What my next steps are, I don’t yet know. If you have any ideas, leave me a comment!

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That’s It, That’s (not) All

Me, one year ago today. I now have more hair (which I’m not sure I like) and less stuff (which I like very much).

That’s it! Today is the official end-day of my year-long consumption sabbatical.

I am facing this day with both pleasure and with trepidation. Certainly, my experience to clothing (and to stuff in general) has changed. There’s no way I could communicate all the things I’ve learned, and I’m probably still figuring out what most of those things are. But anyway, here are a few highlights:

1) Having fewer items of clothing really is easier and more enjoyable than having a lot.

2) Today’s fast-fashion clothes are not meant to last a year. This I know for absolute certain and have proof. However, these clothes can be made to last longer than they’re meant to, and can be re-purposed to extend their useful life on this planet.

One of my new favourite books. Inspiring and hilarious. What more could you want?

3) I have lots of books. I will always have lots of books and I will always want more. However, expanding my bookshelves by borrowing, and expanding others’ bookshelves by lending is fun and strengthens friendships. I was introduced to some new favourites this way.

4) Using less plastic is easier than it seems. It takes some more work, creativity, and the willingness to appear a bit silly (read, counter-cultural). Every effort is worth it.

5) I still love clothes. I need a few new things, and I want a few new things. Now, however, instead of simply wanting and buying the clothes I covet from friends and peers, I want well-made, versatile items that will last years (of my hard wearing), rather than clothes I will wear out or get bored with right away. The point is not to have a large donation pile along with a large closet (which has been my strategy for years), but to have things so good and loved that I will not want to give them away.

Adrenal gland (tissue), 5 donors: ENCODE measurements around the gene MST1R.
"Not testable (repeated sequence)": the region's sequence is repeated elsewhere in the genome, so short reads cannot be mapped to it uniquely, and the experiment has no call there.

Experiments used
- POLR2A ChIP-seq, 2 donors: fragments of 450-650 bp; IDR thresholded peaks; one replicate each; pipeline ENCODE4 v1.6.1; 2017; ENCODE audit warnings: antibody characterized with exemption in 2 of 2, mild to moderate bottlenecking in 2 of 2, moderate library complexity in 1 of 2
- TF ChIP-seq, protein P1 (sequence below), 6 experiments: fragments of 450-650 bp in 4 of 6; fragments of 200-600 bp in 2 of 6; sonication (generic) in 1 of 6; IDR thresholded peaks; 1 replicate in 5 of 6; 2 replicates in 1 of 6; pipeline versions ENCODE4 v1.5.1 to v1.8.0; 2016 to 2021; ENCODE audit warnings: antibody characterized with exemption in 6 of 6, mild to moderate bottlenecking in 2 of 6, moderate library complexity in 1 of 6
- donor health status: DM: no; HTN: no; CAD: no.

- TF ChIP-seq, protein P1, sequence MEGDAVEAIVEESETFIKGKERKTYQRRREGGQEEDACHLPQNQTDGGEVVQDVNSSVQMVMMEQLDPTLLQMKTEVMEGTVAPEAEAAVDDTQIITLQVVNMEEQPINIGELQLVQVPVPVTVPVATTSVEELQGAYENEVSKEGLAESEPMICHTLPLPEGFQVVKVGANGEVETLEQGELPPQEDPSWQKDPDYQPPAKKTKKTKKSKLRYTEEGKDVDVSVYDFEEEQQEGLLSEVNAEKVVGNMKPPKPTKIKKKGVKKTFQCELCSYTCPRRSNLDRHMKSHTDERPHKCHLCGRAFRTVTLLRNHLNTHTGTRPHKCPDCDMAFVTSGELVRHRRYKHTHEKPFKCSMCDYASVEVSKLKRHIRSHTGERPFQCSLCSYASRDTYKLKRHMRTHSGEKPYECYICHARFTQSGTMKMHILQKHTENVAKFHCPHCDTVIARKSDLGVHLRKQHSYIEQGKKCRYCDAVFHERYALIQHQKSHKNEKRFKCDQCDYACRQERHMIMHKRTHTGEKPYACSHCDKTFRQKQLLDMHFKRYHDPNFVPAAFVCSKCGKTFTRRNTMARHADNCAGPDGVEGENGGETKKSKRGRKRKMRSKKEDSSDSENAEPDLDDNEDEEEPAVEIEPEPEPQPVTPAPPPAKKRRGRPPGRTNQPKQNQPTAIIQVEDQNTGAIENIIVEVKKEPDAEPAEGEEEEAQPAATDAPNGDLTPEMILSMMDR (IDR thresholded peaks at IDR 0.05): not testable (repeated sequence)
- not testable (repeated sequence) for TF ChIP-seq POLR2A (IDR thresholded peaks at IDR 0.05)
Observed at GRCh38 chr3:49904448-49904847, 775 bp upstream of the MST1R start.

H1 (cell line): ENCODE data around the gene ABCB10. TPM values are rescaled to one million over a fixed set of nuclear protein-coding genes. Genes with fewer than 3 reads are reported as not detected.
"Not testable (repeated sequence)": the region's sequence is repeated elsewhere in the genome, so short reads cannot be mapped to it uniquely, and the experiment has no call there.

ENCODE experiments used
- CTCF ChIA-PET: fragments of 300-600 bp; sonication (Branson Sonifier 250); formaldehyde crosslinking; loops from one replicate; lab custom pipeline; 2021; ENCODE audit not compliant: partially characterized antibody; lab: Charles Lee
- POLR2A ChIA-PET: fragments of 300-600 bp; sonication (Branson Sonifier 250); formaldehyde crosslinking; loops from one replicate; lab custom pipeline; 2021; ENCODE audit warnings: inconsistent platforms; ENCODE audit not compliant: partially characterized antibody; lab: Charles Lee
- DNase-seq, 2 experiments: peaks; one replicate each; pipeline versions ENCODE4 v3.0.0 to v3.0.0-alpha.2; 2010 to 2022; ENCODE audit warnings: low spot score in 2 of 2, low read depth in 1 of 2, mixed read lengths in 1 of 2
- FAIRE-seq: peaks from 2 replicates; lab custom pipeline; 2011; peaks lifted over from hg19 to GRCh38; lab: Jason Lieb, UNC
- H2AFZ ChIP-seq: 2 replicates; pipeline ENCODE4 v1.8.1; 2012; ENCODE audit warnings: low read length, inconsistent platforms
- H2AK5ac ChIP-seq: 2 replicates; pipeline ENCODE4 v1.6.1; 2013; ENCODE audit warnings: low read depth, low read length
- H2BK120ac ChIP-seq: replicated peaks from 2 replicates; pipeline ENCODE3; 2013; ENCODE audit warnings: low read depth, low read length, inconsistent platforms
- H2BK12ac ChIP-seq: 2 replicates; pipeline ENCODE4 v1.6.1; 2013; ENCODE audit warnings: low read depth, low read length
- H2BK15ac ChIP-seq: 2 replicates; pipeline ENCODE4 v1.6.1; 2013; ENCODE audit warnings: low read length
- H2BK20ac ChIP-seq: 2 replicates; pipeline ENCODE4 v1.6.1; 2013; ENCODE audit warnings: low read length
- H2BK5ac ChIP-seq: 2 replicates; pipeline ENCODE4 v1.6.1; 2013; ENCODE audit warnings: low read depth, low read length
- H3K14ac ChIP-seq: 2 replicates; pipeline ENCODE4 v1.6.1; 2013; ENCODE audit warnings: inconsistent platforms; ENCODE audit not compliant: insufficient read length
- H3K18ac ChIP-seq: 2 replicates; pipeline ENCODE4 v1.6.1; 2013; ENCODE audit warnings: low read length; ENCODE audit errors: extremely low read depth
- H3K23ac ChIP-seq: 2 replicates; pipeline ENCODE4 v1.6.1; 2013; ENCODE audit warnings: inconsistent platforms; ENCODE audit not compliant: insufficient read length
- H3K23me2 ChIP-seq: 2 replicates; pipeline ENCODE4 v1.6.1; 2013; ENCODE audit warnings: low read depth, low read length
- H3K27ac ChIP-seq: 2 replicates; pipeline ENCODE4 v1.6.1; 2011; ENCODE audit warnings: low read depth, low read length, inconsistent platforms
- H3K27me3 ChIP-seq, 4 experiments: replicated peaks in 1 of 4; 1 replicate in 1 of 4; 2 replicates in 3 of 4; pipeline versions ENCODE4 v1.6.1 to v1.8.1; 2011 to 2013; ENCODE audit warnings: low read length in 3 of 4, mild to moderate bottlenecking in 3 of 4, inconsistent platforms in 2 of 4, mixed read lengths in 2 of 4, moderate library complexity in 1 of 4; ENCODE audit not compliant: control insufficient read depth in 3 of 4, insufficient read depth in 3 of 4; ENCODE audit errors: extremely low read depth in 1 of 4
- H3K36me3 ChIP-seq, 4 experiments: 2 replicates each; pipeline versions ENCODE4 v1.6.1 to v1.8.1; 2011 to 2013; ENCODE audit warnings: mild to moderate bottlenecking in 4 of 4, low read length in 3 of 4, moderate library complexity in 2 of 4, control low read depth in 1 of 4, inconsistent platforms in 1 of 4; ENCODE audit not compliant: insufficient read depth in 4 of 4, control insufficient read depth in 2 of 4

So now I go back into the world of purchasing. I will now be working on the commitment to buy ethically-made goods. I am willing to spend the extra money on something I believe in. (Also, if I just buy fewer items, I can afford to spend the extra money). I want to buy better and smarter. I want to maintain a focus on needs rather than wants.

I still want to be, rather than buy.

But on that note, I’m going shopping.

P.S. Even though this sabbatical is over (for now, who knows what’s next), I’ll be keeping up this blog with my further adventures in (or out of) this crazy world of consumption. I will also be featuring some amazing guest bloggers who also care about these issues. If you are interested in contributing, send me a message!


Filed under clothing, consumerism, contentment